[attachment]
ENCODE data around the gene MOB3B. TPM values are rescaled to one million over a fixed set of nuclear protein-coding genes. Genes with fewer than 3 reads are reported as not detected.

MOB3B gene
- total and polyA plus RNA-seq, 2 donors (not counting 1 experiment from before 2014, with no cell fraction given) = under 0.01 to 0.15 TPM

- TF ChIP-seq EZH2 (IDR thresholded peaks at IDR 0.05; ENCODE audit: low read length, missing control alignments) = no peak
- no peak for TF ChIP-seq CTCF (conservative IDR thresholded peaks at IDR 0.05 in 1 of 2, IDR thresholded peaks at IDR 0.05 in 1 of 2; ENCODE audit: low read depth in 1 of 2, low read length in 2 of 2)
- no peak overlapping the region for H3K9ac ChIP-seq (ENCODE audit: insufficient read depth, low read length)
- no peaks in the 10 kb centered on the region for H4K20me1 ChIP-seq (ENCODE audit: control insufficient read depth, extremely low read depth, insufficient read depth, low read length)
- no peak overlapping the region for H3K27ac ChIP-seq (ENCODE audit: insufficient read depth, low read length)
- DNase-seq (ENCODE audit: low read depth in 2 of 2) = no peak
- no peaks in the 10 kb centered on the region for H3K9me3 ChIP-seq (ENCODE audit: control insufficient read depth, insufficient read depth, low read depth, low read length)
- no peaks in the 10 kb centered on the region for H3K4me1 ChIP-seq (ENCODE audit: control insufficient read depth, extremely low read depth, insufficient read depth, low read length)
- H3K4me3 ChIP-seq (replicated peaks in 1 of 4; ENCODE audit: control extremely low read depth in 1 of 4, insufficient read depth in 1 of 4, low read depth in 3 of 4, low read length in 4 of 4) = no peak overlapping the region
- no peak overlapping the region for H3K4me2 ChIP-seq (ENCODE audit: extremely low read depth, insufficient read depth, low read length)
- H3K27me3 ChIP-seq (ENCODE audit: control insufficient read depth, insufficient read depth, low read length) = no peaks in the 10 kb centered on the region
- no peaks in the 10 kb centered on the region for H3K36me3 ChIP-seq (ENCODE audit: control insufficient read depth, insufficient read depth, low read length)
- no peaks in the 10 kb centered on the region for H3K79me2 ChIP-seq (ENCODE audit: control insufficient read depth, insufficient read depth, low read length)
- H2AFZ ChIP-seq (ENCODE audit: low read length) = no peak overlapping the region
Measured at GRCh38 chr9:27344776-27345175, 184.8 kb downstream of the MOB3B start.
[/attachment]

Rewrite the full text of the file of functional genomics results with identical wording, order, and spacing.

ENCODE data around the gene MOB3B. TPM values are rescaled to one million over a fixed set of nuclear protein-coding genes. Genes with fewer than 3 reads are reported as not detected.

MOB3B gene
- total and polyA plus RNA-seq, 2 donors (not counting 1 experiment from before 2014, with no cell fraction given) = under 0.01 to 0.15 TPM

- TF ChIP-seq EZH2 (IDR thresholded peaks at IDR 0.05; ENCODE audit: low read length, missing control alignments) = no peak
- no peak for TF ChIP-seq CTCF (conservative IDR thresholded peaks at IDR 0.05 in 1 of 2, IDR thresholded peaks at IDR 0.05 in 1 of 2; ENCODE audit: low read depth in 1 of 2, low read length in 2 of 2)
- no peak overlapping the region for H3K9ac ChIP-seq (ENCODE audit: insufficient read depth, low read length)
- no peaks in the 10 kb centered on the region for H4K20me1 ChIP-seq (ENCODE audit: control insufficient read depth, extremely low read depth, insufficient read depth, low read length)
- no peak overlapping the region for H3K27ac ChIP-seq (ENCODE audit: insufficient read depth, low read length)
- DNase-seq (ENCODE audit: low read depth in 2 of 2) = no peak
- no peaks in the 10 kb centered on the region for H3K9me3 ChIP-seq (ENCODE audit: control insufficient read depth, insufficient read depth, low read depth, low read length)
- no peaks in the 10 kb centered on the region for H3K4me1 ChIP-seq (ENCODE audit: control insufficient read depth, extremely low read depth, insufficient read depth, low read length)
- H3K4me3 ChIP-seq (replicated peaks in 1 of 4; ENCODE audit: control extremely low read depth in 1 of 4, insufficient read depth in 1 of 4, low read depth in 3 of 4, low read length in 4 of 4) = no peak overlapping the region
- no peak overlapping the region for H3K4me2 ChIP-seq (ENCODE audit: extremely low read depth, insufficient read depth, low read length)
- H3K27me3 ChIP-seq (ENCODE audit: control insufficient read depth, insufficient read depth, low read length) = no peaks in the 10 kb centered on the region
- no peaks in the 10 kb centered on the region for H3K36me3 ChIP-seq (ENCODE audit: control insufficient read depth, insufficient read depth, low read length)
- no peaks in the 10 kb centered on the region for H3K79me2 ChIP-seq (ENCODE audit: control insufficient read depth, insufficient read depth, low read length)
- H2AFZ ChIP-seq (ENCODE audit: low read length) = no peak overlapping the region
Measured at GRCh38 chr9:27344776-27345175, 184.8 kb downstream of the MOB3B start.